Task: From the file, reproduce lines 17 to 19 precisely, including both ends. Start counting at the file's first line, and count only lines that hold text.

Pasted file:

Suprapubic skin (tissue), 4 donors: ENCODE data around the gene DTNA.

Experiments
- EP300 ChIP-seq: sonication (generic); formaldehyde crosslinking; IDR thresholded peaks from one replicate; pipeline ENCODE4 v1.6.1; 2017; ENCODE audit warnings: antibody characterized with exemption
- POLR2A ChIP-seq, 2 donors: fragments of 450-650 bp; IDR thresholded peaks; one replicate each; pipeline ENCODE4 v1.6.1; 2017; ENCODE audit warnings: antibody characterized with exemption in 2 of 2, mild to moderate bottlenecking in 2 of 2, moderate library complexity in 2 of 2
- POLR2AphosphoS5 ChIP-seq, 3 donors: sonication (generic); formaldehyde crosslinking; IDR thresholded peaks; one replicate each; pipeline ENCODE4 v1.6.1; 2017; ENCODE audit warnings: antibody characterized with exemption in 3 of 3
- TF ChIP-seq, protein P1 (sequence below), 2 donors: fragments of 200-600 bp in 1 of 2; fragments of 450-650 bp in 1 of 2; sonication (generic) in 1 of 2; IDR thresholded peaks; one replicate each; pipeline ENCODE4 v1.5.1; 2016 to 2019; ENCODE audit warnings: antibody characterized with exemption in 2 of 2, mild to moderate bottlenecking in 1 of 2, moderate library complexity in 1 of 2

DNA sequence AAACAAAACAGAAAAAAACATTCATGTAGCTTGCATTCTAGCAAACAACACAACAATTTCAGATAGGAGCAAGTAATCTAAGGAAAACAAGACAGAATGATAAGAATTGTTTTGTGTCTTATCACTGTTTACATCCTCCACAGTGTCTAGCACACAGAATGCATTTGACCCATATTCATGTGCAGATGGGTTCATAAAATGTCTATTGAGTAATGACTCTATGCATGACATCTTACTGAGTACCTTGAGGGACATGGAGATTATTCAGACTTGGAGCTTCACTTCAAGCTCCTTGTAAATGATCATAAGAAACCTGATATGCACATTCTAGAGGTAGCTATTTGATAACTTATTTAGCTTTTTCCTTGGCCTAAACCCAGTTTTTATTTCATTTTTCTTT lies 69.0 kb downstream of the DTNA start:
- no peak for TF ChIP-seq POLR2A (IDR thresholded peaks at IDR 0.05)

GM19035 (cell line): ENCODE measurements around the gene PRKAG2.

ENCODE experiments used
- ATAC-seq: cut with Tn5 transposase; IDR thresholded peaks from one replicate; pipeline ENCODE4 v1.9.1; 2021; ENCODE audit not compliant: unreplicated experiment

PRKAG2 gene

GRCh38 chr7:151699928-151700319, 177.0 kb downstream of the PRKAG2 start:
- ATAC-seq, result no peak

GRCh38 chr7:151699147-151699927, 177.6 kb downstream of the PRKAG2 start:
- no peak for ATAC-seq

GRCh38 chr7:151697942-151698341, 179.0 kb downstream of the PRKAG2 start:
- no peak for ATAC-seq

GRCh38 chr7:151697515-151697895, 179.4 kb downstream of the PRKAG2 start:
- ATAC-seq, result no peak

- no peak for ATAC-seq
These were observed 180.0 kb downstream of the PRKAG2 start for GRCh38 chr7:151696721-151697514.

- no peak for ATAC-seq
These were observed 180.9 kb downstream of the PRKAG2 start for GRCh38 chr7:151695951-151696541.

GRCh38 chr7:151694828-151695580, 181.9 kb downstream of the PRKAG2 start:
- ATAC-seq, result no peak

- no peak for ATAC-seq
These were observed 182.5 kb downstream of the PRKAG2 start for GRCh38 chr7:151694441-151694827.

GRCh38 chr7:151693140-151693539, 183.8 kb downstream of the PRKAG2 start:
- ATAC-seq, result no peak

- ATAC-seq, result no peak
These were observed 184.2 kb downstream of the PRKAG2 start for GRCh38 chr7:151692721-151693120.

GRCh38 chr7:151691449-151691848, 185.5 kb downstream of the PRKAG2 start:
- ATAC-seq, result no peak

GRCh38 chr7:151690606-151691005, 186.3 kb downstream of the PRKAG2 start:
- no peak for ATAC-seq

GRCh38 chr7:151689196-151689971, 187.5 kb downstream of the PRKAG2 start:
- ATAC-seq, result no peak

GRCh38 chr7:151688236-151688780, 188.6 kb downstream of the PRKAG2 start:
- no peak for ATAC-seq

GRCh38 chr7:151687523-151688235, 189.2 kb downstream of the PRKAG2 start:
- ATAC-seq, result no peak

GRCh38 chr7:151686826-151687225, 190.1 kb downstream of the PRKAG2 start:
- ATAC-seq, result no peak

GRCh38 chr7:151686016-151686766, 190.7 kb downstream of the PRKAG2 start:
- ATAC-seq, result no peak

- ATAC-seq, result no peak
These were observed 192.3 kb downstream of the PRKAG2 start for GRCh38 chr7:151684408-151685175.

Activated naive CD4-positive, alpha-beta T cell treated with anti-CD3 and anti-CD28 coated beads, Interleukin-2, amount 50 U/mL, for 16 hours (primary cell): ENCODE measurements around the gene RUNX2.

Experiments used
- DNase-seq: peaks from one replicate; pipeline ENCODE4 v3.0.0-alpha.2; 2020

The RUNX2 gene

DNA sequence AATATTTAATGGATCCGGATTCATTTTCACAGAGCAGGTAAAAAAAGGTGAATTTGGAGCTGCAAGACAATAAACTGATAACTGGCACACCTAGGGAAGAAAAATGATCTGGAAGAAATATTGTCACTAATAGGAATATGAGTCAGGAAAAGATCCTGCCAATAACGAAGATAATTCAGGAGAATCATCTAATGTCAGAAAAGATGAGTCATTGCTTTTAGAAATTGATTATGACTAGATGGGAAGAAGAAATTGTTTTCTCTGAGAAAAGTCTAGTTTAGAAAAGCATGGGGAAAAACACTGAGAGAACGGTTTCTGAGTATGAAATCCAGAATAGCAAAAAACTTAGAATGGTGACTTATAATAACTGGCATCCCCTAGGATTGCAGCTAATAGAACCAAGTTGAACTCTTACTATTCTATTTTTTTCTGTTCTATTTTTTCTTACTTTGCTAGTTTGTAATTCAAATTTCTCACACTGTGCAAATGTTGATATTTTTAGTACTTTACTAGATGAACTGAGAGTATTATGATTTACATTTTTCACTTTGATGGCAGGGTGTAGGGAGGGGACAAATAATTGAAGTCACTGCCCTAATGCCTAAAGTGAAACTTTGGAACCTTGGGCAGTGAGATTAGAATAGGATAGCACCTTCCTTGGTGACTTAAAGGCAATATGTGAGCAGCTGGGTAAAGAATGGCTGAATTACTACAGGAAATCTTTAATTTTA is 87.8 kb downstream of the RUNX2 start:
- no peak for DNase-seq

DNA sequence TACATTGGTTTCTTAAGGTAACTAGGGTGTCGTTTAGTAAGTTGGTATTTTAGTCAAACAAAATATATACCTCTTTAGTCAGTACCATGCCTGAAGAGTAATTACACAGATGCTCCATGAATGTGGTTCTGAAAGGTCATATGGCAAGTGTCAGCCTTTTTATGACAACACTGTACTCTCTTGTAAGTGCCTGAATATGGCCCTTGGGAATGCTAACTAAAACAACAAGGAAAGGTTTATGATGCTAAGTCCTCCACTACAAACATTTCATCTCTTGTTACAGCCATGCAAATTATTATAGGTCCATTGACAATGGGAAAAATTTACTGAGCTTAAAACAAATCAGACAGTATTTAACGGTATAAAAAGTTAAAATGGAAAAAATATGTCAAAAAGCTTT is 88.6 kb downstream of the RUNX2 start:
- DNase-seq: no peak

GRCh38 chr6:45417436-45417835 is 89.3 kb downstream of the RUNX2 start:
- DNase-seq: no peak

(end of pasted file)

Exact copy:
GRCh38 chr7:151697942-151698341, 179.0 kb downstream of the PRKAG2 start:
- no peak for ATAC-seq

GRCh38 chr7:151697515-151697895, 179.4 kb downstream of the PRKAG2 start: